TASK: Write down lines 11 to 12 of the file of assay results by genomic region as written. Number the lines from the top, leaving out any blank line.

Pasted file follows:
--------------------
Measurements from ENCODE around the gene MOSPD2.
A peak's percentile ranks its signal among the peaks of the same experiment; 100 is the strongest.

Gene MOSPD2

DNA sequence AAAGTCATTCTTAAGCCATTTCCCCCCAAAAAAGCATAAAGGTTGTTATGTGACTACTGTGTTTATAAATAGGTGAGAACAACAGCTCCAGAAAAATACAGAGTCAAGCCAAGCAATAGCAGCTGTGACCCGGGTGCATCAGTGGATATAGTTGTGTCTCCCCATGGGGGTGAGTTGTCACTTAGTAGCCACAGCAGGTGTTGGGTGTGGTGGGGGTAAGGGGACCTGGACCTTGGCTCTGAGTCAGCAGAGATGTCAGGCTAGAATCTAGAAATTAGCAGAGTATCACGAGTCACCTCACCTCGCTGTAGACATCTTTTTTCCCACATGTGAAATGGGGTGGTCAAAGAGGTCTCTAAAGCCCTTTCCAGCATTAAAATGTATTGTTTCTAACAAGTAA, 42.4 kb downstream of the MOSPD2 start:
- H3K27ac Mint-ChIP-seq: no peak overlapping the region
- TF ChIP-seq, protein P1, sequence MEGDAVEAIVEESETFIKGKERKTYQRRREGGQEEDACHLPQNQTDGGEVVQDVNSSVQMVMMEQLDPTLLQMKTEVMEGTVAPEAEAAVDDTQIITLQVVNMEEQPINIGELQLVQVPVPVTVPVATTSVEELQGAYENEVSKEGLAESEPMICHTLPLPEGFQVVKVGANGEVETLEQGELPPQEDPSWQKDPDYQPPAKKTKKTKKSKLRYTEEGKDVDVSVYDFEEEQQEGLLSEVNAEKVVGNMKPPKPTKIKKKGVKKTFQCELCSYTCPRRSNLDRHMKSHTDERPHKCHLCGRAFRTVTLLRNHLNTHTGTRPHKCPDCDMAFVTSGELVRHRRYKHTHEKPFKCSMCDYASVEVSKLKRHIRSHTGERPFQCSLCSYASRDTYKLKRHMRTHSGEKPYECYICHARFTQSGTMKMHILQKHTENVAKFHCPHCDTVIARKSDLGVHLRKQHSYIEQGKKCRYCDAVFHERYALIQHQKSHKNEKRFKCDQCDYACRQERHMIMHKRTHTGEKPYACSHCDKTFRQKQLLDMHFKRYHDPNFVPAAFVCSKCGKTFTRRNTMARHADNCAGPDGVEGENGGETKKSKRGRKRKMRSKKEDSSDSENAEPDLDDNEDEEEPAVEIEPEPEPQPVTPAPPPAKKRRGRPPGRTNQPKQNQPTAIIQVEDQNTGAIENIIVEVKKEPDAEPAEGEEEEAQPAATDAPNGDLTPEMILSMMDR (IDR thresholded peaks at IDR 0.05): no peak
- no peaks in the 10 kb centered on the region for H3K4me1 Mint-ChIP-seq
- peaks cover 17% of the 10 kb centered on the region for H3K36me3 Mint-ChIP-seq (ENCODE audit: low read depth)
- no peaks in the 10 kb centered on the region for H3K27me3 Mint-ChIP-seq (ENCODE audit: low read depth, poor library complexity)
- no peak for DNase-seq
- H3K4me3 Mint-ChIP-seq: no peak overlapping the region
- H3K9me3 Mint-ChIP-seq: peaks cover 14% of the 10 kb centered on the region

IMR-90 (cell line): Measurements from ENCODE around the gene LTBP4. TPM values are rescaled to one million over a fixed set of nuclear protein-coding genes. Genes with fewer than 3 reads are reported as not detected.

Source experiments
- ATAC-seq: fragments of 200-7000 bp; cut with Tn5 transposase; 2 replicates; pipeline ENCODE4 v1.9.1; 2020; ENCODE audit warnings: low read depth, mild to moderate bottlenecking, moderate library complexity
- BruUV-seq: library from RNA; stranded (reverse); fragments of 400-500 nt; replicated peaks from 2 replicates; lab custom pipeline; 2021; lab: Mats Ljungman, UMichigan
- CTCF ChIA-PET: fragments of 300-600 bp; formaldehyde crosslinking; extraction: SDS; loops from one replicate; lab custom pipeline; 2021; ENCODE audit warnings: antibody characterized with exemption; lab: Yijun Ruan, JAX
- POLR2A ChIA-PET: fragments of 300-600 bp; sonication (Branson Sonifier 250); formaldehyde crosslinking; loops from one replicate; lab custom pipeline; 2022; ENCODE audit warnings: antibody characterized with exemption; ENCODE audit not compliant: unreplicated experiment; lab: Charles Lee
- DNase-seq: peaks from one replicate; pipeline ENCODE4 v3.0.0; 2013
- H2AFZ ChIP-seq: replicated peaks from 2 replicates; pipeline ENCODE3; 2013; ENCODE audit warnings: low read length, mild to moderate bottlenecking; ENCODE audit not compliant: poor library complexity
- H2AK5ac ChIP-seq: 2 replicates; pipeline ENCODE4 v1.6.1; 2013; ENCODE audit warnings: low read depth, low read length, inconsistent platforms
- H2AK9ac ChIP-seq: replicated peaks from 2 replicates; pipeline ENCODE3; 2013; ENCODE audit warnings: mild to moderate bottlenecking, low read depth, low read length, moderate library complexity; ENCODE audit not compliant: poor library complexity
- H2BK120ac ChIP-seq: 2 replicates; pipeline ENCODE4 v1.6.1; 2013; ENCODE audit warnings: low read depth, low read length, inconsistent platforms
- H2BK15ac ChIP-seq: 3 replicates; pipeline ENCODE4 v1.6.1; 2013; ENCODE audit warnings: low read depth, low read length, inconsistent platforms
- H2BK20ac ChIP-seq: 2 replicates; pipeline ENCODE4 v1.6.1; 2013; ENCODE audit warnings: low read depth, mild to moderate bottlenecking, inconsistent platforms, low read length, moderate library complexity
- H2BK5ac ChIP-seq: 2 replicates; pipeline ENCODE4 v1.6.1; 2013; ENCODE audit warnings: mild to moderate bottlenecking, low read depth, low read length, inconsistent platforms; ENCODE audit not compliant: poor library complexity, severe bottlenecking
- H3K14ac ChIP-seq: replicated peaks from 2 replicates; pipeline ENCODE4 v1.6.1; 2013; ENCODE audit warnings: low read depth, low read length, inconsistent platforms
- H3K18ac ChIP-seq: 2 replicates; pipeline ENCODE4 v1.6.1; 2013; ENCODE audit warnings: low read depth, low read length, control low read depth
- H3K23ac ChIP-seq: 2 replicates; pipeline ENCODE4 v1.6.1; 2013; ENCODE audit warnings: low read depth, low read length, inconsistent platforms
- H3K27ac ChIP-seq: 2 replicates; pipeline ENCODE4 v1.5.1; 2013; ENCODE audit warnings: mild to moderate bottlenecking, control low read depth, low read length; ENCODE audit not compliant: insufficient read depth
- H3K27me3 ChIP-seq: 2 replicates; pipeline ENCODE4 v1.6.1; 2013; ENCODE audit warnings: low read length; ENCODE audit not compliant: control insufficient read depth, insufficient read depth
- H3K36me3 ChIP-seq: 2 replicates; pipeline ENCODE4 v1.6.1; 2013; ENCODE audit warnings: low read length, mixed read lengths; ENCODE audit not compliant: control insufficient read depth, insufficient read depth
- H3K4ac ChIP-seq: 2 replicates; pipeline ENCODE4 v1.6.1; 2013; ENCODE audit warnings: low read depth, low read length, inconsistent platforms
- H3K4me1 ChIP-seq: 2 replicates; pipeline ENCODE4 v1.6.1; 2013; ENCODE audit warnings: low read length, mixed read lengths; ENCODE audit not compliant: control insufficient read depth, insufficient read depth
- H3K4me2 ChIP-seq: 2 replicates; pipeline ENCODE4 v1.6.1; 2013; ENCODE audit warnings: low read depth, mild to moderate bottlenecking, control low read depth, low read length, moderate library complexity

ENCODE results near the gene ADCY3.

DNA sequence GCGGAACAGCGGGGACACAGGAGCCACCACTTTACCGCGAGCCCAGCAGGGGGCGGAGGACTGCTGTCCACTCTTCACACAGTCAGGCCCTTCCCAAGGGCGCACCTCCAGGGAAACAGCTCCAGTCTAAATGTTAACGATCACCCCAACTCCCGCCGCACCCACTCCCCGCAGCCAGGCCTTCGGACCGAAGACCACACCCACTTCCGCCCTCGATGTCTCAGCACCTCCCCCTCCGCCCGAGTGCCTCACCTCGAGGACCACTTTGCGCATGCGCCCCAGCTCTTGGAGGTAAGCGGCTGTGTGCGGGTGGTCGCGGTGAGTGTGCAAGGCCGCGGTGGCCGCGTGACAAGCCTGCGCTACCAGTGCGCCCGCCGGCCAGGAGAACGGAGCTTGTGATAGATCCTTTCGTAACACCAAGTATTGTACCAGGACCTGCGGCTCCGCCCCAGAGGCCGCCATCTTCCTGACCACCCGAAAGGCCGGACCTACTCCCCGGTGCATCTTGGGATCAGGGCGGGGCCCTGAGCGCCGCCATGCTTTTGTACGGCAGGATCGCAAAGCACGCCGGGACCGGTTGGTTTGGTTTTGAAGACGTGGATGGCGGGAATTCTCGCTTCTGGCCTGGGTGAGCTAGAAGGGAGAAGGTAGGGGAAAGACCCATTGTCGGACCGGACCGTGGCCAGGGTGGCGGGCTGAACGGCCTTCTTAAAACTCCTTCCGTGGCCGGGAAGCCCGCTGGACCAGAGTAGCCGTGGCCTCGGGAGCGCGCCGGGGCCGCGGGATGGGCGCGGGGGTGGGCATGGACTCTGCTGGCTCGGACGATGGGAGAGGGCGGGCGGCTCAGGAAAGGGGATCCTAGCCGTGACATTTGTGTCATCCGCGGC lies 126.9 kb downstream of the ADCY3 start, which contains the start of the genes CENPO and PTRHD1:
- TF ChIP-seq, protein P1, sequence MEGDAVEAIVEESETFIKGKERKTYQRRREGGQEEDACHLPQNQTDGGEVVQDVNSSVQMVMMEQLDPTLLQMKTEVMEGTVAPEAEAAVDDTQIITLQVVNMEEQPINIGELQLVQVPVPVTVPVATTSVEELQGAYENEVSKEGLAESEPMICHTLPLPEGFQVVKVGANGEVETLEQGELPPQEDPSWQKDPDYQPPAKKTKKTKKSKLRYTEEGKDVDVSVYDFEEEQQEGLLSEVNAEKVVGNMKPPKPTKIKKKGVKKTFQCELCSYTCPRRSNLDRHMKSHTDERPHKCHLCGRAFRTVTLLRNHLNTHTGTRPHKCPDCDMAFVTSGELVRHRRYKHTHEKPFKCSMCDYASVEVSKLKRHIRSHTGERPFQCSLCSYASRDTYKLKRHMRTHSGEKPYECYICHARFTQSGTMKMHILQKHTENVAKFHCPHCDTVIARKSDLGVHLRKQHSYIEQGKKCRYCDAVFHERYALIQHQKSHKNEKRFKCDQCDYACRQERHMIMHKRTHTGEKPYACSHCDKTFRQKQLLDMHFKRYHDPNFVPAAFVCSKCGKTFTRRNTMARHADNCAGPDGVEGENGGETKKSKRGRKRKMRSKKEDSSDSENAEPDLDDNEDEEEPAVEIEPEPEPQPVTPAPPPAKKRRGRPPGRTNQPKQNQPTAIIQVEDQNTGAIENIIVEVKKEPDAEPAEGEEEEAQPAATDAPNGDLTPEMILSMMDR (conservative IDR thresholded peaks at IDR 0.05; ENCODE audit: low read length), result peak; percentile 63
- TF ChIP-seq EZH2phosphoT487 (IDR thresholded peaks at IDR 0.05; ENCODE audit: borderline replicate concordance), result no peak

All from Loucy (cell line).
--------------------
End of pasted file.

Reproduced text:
- H3K4me3 Mint-ChIP-seq: no peak overlapping the region
- H3K9me3 Mint-ChIP-seq: peaks cover 14% of the 10 kb centered on the region